‘Frenemies’ do more harm to children than physical bullies.

School officials must take time to review how they respond to acts of bullying. Wolk (2010) states that

“harassment in schools violates Title VI and Title VII of the Civil Rights Act of the Education Amendments of 1972.”

And in addition to the legal violations, there are emotional and traumatic costs to the individuals involved in bullying situations.

Bullying needs to be addressed swiftly. The consequences should include recommendation for counseling for the bullies. As noted earlier, many bullies have themselves faced terrible difficulties of their own. Some of these difficulties may be abuses (physical and verbal), violent episodes at home, chaotic lifestyles, and other disturbing experiences. As a result of these factors, these individuals displace their pain on others. (Such factors, incidentally, are also linked to self-harm behaviors.)

It is also powerful for school officials and counselors to perform reflective interviews with bullies. Reflective interviews can involve placing the bully in the shoes of his victim and asking him to think about how his actions have affected the victim.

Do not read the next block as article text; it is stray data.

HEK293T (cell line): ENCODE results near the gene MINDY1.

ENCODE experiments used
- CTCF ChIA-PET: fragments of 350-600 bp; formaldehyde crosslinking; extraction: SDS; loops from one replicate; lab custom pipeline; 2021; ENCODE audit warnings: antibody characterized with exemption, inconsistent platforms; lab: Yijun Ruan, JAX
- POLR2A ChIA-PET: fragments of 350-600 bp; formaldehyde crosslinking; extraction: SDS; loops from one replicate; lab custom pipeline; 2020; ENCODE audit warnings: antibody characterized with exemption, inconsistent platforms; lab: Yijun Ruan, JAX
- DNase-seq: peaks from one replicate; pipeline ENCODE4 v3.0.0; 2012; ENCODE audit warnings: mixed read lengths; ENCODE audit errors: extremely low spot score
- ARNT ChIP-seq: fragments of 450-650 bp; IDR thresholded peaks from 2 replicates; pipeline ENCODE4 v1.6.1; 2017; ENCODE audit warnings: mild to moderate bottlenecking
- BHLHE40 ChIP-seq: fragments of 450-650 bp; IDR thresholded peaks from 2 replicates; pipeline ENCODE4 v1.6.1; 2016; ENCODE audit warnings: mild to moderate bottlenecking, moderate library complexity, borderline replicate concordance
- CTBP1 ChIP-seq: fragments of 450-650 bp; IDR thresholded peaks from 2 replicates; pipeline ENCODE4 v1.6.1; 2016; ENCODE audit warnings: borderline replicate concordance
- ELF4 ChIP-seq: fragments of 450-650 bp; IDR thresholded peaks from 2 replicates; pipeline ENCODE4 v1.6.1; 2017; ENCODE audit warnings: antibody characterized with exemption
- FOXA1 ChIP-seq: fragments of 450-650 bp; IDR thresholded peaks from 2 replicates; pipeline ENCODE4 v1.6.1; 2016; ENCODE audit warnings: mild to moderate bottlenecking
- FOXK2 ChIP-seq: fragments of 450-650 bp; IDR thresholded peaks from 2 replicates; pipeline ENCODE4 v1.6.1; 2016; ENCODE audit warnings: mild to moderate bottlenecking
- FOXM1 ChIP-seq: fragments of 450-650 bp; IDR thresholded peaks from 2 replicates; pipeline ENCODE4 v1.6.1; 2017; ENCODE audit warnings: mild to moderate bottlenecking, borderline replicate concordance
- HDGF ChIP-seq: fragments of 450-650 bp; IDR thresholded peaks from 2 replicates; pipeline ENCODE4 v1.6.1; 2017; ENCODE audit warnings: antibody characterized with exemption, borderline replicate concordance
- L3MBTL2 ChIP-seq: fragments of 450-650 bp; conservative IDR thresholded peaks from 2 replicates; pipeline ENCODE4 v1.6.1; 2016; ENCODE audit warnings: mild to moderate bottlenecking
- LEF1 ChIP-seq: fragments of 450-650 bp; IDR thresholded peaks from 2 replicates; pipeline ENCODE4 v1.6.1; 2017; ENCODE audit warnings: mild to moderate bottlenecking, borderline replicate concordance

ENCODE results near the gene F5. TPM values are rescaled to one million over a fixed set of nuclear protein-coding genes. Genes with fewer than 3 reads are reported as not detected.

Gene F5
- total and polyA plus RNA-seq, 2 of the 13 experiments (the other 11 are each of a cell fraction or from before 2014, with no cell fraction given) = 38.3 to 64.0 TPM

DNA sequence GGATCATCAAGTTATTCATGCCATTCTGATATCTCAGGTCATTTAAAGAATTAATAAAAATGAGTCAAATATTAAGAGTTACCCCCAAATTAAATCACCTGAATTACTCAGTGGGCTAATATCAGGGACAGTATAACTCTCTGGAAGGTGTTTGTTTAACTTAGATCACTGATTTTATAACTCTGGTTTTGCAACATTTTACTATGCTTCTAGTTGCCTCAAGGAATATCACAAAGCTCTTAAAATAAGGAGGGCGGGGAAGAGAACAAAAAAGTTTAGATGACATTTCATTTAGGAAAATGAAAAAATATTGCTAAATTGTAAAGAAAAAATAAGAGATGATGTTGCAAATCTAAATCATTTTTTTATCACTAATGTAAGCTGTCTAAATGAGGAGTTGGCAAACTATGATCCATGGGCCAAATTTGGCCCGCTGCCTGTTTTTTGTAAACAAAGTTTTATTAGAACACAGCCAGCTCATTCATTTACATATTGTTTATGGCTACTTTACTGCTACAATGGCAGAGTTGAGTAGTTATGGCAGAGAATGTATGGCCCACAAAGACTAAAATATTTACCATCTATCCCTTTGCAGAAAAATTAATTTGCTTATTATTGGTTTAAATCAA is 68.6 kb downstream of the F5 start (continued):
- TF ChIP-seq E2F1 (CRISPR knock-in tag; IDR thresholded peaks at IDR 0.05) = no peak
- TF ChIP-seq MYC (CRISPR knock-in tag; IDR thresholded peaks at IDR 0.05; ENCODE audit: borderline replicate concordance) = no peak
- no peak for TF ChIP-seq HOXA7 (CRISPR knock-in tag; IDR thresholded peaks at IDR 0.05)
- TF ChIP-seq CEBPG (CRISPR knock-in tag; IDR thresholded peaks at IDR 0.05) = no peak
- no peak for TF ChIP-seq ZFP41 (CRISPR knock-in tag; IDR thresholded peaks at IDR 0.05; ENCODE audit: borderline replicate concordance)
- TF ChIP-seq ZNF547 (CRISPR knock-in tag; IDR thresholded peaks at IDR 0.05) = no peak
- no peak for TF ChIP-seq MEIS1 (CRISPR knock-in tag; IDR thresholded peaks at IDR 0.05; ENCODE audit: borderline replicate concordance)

I have found it especially helpful as a school principal to meet with the bully first, and to have him process and reflect on the situation. I then invite the victim to my office and have the bully and the victim meet. Making things right with the victim lessens the bully’s sense of power and control over the victim. This process also allows me to empower the victim and provide him with new tools of confidence and assertion.

Victims must be encouraged to report the acts and actions of bullies. School leaders and/or leaders in other settings that support youths should be vigilant in sending a clear message to bullies that bullying is not tolerated in their setting. They must also send a clear message to victims that failure to report a single act of bullying will ultimately give bullies the notion that it is okay to continue to bully.